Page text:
Can 20 year contracts be amortized over 30 years?

written by Gary Mooney, and reproduced here with permission.

I contacted the Ministry of Energy by phone to ask if 20-year electricity generation contracts – e.g. wind and solar — were going to be extended to match the government’s new 30-year amortization period for capital expenditures.

The answer that I got back was:

* There will be no negotiations to extend contracts at this time.

* But generators will be offered the opportunity to continue producing electricity beyond the 20-year point, at the market price (or a negotiated price, not sure which was mentioned).

This is consistent with Minister Thibeault’s comment, in justifying a longer amortization period, that wind turbines have a useful lifetime of 30 years.

The idea of an extension of wind contracts will be a major concern to those living with turbines, as they have been expecting that the problem will go away after 20 years. And worse, if there are no negotiations now, these folks will have to live with uncertainty for anywhere from 10 years (the earliest contracts) to 20 years.

To make an extension of the amortization period work, the province needs continued power generation over the whole period out to thirty years, either:

* at a somewhat lower price from the generator now for the remaining period out to 30 years, or

* at the same price to the 20-year point, and the market price (i.e. zero cost over the HOEP) thereafter.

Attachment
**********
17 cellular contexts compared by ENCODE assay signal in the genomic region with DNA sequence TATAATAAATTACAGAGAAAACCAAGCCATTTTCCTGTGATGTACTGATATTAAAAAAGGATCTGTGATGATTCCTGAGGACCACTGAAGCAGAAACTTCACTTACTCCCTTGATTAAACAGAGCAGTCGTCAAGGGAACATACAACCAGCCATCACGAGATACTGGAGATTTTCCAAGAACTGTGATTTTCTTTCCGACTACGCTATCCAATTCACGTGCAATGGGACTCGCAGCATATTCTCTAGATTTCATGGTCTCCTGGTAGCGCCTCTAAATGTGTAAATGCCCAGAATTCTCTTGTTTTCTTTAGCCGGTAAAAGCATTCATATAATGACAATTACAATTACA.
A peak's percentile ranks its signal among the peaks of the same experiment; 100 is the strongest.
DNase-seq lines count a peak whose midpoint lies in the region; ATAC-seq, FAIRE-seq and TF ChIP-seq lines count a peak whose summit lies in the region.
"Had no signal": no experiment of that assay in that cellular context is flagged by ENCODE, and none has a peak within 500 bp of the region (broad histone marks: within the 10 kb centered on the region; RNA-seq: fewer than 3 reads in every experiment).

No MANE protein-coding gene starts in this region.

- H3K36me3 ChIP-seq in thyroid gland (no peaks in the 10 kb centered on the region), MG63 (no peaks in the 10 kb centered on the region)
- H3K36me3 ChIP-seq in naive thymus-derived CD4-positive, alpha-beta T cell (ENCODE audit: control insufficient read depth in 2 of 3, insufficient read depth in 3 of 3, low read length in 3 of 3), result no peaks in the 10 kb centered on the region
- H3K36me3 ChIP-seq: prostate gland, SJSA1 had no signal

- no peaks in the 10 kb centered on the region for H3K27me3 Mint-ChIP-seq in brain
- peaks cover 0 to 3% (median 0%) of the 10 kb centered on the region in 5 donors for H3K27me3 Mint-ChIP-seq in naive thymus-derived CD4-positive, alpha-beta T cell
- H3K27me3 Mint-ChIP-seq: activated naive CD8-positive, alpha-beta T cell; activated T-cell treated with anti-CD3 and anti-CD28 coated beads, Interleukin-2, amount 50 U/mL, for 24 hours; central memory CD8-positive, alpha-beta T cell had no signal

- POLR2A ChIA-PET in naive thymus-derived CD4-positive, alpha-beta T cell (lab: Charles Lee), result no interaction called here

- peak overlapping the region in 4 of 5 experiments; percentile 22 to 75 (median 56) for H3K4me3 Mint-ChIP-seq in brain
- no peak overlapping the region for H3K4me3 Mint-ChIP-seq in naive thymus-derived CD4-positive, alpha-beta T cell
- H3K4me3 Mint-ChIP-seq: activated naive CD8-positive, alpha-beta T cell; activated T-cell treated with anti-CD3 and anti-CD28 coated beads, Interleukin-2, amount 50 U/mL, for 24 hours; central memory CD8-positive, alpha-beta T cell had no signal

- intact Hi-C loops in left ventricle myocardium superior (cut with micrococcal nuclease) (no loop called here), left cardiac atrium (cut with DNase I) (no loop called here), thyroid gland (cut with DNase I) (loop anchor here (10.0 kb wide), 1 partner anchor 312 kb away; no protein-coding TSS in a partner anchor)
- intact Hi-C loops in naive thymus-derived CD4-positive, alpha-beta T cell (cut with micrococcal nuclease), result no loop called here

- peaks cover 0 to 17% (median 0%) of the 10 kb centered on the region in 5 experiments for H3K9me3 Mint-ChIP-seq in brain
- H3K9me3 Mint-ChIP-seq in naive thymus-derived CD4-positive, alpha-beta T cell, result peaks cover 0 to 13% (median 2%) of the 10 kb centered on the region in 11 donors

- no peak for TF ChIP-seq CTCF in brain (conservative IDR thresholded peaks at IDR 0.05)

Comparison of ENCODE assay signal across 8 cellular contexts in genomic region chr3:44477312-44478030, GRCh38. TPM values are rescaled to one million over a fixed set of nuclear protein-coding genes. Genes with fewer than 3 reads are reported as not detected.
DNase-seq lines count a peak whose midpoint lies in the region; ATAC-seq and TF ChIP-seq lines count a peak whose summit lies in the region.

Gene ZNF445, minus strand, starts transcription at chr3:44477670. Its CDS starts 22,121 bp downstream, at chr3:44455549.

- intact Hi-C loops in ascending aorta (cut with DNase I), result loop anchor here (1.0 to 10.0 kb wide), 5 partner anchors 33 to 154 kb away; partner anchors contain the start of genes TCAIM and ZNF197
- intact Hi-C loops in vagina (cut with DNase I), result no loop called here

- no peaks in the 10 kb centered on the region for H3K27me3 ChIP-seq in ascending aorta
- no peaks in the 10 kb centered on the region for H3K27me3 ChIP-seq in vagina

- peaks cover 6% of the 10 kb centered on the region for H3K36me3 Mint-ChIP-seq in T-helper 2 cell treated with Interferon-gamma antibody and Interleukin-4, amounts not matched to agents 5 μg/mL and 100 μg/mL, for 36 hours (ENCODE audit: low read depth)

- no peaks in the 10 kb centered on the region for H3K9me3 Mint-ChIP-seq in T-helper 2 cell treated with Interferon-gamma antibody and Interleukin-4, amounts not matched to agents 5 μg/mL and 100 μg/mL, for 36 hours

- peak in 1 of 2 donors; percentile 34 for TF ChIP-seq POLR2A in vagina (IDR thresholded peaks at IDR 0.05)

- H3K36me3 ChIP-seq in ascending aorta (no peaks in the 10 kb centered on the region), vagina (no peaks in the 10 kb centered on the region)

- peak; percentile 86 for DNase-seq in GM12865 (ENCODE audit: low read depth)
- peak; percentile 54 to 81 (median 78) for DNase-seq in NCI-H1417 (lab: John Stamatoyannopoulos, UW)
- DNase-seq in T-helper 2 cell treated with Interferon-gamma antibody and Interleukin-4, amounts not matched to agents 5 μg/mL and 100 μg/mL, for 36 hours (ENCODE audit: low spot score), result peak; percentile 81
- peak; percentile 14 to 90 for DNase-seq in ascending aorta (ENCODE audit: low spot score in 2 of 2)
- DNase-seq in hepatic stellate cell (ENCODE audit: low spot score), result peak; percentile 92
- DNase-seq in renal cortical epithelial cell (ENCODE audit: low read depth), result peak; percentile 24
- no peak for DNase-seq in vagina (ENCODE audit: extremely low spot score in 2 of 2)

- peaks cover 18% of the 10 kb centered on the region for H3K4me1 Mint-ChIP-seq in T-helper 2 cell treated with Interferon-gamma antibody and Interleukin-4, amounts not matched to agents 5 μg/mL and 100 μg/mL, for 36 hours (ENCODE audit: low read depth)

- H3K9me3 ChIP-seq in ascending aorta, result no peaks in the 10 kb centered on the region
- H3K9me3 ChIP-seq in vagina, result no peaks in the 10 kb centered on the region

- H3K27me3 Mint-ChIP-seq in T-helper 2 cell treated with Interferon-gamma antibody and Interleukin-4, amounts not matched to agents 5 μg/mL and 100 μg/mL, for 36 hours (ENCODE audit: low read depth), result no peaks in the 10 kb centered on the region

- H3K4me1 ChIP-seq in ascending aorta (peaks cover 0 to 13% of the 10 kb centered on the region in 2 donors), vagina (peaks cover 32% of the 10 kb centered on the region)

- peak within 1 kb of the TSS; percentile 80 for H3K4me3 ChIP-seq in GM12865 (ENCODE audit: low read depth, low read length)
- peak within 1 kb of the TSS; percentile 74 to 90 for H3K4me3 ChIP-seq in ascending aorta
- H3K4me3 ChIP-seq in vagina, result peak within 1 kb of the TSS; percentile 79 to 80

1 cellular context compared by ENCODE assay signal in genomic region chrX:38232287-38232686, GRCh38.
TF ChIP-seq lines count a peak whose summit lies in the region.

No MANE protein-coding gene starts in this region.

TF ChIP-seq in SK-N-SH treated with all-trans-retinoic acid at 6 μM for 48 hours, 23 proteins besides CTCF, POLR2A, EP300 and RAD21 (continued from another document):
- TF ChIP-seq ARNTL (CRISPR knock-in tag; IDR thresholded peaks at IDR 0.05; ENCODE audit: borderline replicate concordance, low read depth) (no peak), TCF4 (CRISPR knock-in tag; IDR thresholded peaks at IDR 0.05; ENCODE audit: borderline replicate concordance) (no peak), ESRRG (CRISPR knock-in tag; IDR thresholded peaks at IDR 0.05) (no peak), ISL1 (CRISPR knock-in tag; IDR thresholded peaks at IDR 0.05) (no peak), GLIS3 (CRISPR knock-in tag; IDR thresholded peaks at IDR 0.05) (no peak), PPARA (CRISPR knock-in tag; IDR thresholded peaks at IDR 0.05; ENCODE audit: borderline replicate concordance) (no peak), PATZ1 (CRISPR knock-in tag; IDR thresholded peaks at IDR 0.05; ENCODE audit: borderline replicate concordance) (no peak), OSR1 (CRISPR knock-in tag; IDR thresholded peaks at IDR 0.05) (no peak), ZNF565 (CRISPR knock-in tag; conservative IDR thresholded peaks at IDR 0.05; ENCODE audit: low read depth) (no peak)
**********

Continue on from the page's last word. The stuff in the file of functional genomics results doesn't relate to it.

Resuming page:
Emerging experience with wind turbines indicates that:

* They become gradually less efficient over time (a point made by physicist John Harrison);

* They require replacements of the gear box at least once in 20 years, or several refurbishments of the gear box.

What this means is that, at 20 years, wind turbines will likely need major work to extend their lifetime. Therefore, owners will need a continued high price beyond 20 years but, as noted above, the government can pay only the market price.

Either the two parties won’t be able to agree on the continuing price, or the government will give in and pay too high a price.

Really, the government’s plan to extend the amortization period only works if contracts are renegotiated now, with a lower price that continues out to thirty years. But it looks like this is not going to happen.

For the reasons described above, it is expected that the government will run into trouble regarding its accounting treatment of these extensions. It is preferable that this issue be dealt with sooner rather than later.

It would make sense for the Financial Accountability Officer to review the financial plan at the outset. Failing this, it will be necessary to wait for a review by the Auditor-General.

 

Gary Mooney, Prince Edward County

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